The nuclear transfer experiments have shown that the primary mechanism of repair is a microvasculature mechanism and the secondary is a chemical mechanism, with the chemical mechanism being the most important mechanism of fracture repair in the human body. Repair can produce a maximum of about 75% of the original mechanical strength. In this paper, mechanical tests are performed to compare the mechanical properties of repair and the reference groups in order to obtain insight into the relationship between microstructure and fracture behavior in the arborescent femur. The results indicate that fatigue resistance can't significantly increase after modification. The possible reasons were discussed.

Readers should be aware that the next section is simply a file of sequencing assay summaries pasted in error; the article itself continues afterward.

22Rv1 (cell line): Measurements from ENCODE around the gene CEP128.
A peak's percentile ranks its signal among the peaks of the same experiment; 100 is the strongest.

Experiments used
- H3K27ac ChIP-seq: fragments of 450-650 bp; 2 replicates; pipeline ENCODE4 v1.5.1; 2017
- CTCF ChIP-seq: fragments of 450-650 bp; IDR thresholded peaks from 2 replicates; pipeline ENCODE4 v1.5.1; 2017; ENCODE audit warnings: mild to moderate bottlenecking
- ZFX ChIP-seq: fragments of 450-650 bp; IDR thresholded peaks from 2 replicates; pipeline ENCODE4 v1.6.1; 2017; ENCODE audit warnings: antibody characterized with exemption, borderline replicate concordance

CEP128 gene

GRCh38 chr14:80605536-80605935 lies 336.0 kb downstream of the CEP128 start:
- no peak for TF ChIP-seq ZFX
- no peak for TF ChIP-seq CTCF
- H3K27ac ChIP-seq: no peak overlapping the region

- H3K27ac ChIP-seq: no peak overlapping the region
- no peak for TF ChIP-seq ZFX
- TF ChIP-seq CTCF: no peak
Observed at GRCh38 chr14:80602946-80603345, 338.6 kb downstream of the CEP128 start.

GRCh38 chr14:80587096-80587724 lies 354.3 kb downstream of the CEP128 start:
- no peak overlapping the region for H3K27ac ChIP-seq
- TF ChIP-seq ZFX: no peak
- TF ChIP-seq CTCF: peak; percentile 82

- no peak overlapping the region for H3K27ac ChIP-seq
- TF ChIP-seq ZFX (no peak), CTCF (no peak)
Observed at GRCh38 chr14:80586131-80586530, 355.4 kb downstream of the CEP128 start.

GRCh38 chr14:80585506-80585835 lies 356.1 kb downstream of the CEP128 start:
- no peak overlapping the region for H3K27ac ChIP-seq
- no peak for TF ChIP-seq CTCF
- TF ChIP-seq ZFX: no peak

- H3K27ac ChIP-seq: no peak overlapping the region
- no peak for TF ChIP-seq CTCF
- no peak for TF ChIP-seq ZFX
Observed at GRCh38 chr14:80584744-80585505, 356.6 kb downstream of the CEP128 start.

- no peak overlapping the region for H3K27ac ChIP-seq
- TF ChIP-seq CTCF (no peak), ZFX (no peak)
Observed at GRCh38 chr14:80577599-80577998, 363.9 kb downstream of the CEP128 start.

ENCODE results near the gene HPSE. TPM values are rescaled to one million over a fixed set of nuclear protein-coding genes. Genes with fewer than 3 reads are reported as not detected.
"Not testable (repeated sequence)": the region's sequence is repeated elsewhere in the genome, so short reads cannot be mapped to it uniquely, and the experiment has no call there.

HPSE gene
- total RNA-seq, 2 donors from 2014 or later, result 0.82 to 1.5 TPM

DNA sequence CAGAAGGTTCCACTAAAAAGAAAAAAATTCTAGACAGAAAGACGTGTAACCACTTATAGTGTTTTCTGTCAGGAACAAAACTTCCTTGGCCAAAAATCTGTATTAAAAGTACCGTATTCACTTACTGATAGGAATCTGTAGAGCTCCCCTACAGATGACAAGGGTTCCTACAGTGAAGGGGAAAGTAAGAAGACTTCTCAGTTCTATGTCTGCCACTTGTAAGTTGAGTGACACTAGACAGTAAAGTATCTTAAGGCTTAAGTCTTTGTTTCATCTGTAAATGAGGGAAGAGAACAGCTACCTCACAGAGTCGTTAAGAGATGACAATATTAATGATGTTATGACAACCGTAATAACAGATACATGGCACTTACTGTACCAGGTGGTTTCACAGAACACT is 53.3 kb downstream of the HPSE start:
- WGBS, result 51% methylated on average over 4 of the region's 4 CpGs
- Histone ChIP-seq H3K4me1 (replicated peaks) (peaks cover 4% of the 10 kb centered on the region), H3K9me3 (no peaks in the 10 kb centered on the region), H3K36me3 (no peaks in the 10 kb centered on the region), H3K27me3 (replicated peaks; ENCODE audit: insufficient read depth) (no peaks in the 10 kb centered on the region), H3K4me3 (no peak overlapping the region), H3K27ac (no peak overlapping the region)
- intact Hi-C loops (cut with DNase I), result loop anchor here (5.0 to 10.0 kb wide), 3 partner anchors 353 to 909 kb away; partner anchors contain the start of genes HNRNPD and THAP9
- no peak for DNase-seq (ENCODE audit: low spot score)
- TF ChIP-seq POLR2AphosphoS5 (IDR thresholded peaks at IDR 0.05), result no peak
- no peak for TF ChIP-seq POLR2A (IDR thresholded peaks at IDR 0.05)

The attractive feature of these materials is that they can be produced by aluminous microcapsules in a free-radical reaction, which gives time for at least partial cross-linking of the microcapsules. With this type of microcapsule, the process allows the formation of a solid and elastic polymeric particle. Thus, the viscosity of the material is not expected to increase, as compared with the macroscale or microparticle fracture. The mechanical properties of these particles are expected to improve due to the increased resistance to shear. The increase in mechanical properties is expected to be associated with some sort of particle structure reinforcement, such as grain (dendritic) structure reinforcement, the most important of which is the more uniform particle size, the more compact particle shape, and the thus-obtained composite structure. The thermomechanical behavior of these materials will also be affected by the thickness of the cross-linked shell. d2c66b5586